5 Secrets to More Color at Home

DIY Embroidered Sweatshirt (+ My Fave Easy Embroidery Hack!!)


DIY Embroidered Sweatshirt

I know some of you are looking at this DIY and saying, “I don’t have good handwriting” or “I don’t know how to embroider. I’m not a machine!” Well, I’m excited to share my favorite hand-embroidery hack with you today! I used it to make this fun DIY embroidered sweatshirt and as a fellow handwriting deficient person, it turned out pretty impressive didn’t hint!?

Spoiler alert: It’s because my handwriting wasn’t involved at all! 😉 Let’s do this.

DIY Embroidered SweatshirtDIY Embroidered Sweatshirt
DIY Embroidered Sweatshirt

DIY Embroidered SweatshirtDIY Embroidered SweatshirtDIY Embroidered SweatshirtDIY Embroidered SweatshirtDIY Embroidered SweatshirtDIY Embroidered Sweatshirt

DIY Embroidered Sweatshirt

Total Time: 1+ Hours (Depending on how long your phrase is!)


Sweatshirt (Or Other Item of Clothing!)
Embroidery Thread
Embroidery Needle
Freezer Paper
Colored Pencil
Computer + Printer (For making your template!)


1. The first step is to make a template. Decide what you want to write on your shirt and find a font you like! I used one called "Always In My Heart," and "Learning Curve" is a great one too. A skinny script font looks great, but you could do anything, really! Type out what you want and make it the size you want (mine was about 4" wide) and print it out on regular computer paper.
2. Tear off a small piece of freezer paper and lay it (shiny side down) over your font print-out. Trace the words onto the freezer paper using a colored pencil. (I prefer a colored pencil to regular pencil because regular pencil seems to rub off more and could potentially damage your sweatshirt when embroidering!)
3. Decide where you want the embroidery to go and iron the freezer paper (shiny side down) onto your sweatshirt.
4. Thread your needle with a long length of embroidery thread. If your thread is thinner, you can double it, or if it's thicker (like mine was) you can just use one thickness. Tie a knot at the end.
5. Start at the beginning of your first letter and stitch through the sweatshirt AND the paper using small back stitches. A back stitch means you start the stitch one stitch-length's into your guideline and stitch backwards to the beginning. Begin your first stitch just ahead of the start of your tracing line, then stitch backwards to the beginning of the line. Start the next stitch one-stitch length's ahead of your last, and finish the stitch where the previous one began.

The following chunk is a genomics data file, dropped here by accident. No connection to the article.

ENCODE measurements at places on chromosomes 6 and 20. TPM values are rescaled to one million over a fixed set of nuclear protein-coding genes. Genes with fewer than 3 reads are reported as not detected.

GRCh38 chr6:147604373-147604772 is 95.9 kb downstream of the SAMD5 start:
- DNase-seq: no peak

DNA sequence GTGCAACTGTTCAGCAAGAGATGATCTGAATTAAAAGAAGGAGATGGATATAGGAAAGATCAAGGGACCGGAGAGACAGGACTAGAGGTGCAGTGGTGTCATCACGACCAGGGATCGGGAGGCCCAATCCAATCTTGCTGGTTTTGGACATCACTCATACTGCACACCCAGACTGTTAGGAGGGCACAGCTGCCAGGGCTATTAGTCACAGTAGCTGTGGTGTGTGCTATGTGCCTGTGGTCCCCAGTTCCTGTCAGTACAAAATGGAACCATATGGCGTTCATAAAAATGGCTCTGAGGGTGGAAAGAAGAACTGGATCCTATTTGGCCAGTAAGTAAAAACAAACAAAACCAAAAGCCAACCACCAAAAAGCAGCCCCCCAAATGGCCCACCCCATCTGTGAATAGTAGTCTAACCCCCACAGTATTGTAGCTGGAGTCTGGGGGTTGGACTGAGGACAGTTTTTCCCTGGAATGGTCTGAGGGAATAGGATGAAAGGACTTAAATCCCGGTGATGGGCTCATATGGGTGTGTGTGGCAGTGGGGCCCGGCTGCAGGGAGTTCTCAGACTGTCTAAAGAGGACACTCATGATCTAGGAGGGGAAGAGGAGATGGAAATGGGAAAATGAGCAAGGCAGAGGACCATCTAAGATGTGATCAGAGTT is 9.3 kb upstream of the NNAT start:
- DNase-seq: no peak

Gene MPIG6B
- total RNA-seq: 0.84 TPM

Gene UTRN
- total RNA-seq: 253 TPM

6. Repeat this along your entire traced line. You should be stitching exactly how you would draw/write the word. So, for example, I started at the end of the "h", went around the top loop, down to the base of the letter, than back up for the "hump" of the h, and so on.
7. Once finished, on the back side of your sweatshirt, slip the needle through the final stitch. This will form a loop of thread. Run your needle through the loop twice and pull tight. Trim your excess thread.
8. Now to remove your freezer paper! VERY carefully, begin to peel off one corner of the freezer paper. Once you reach the stitching, hold your finger on top of the stitch and carefully pull the paper off around it. It will tear as if it was perforated (because you just perforated it with your stitches!) along the outside of your letter. Then you will have to remove the pieces inside your letters separately. Do not rush this process! It is tedious but doing it carefully and slowly will ensure your stitches stay in perfect place!

DIY Embroidered SweatshirtDIY Embroidered Sweatshirt DIY Embroidered SweatshirtDIY Embroidered Sweatshirt

Photos by Jeff Mindell

I may have chosen “Holy Cannoli” for my shirt because I say it all the time. Or I may have chosen it so I had an excuse to buy a dozen cannoli. 😉 Added the pastel chips ourselves!

p.s. DIY Avocado Buttons!


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